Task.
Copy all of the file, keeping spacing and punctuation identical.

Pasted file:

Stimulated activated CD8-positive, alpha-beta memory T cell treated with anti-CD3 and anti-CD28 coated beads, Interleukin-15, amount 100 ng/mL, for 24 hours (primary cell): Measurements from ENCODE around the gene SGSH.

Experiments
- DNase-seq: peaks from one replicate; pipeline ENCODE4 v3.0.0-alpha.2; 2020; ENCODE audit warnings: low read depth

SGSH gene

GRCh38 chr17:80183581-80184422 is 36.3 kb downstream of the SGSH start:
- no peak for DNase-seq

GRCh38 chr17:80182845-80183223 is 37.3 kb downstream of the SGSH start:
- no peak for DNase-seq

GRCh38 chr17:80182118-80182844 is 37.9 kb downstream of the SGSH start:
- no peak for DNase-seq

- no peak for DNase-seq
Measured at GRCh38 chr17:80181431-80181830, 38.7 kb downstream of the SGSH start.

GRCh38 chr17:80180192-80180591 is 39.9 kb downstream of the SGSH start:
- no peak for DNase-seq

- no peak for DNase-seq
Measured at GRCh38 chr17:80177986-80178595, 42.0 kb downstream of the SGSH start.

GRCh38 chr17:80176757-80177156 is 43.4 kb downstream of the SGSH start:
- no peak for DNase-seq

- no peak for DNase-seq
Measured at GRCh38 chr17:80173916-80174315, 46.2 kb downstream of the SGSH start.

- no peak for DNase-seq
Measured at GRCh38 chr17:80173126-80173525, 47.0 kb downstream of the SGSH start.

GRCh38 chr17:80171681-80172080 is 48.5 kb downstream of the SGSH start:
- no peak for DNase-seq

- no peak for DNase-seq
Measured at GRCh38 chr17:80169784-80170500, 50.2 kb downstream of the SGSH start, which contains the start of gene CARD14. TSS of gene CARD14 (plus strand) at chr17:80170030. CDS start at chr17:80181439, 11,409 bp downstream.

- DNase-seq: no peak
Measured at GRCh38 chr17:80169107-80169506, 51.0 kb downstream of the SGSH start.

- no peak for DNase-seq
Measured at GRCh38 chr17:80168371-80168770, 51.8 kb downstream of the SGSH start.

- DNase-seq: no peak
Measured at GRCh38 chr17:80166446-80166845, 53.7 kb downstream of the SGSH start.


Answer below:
Stimulated activated CD8-positive, alpha-beta memory T cell treated with anti-CD3 and anti-CD28 coated beads, Interleukin-15, amount 100 ng/mL, for 24 hours (primary cell): Measurements from ENCODE around the gene SGSH.

Experiments
- DNase-seq: peaks from one replicate; pipeline ENCODE4 v3.0.0-alpha.2; 2020; ENCODE audit warnings: low read depth

SGSH gene

GRCh38 chr17:80183581-80184422 is 36.3 kb downstream of the SGSH start:
- no peak for DNase-seq

GRCh38 chr17:80182845-80183223 is 37.3 kb downstream of the SGSH start:
- no peak for DNase-seq

GRCh38 chr17:80182118-80182844 is 37.9 kb downstream of the SGSH start:
- no peak for DNase-seq

- no peak for DNase-seq
Measured at GRCh38 chr17:80181431-80181830, 38.7 kb downstream of the SGSH start.

GRCh38 chr17:80180192-80180591 is 39.9 kb downstream of the SGSH start:
- no peak for DNase-seq

- no peak for DNase-seq
Measured at GRCh38 chr17:80177986-80178595, 42.0 kb downstream of the SGSH start.

GRCh38 chr17:80176757-80177156 is 43.4 kb downstream of the SGSH start:
- no peak for DNase-seq

- no peak for DNase-seq
Measured at GRCh38 chr17:80173916-80174315, 46.2 kb downstream of the SGSH start.

- no peak for DNase-seq
Measured at GRCh38 chr17:80173126-80173525, 47.0 kb downstream of the SGSH start.

GRCh38 chr17:80171681-80172080 is 48.5 kb downstream of the SGSH start:
- no peak for DNase-seq

- no peak for DNase-seq
Measured at GRCh38 chr17:80169784-80170500, 50.2 kb downstream of the SGSH start, which contains the start of gene CARD14. TSS of gene CARD14 (plus strand) at chr17:80170030. CDS start at chr17:80181439, 11,409 bp downstream.

- DNase-seq: no peak
Measured at GRCh38 chr17:80169107-80169506, 51.0 kb downstream of the SGSH start.

- no peak for DNase-seq
Measured at GRCh38 chr17:80168371-80168770, 51.8 kb downstream of the SGSH start.

- DNase-seq: no peak
Measured at GRCh38 chr17:80166446-80166845, 53.7 kb downstream of the SGSH start.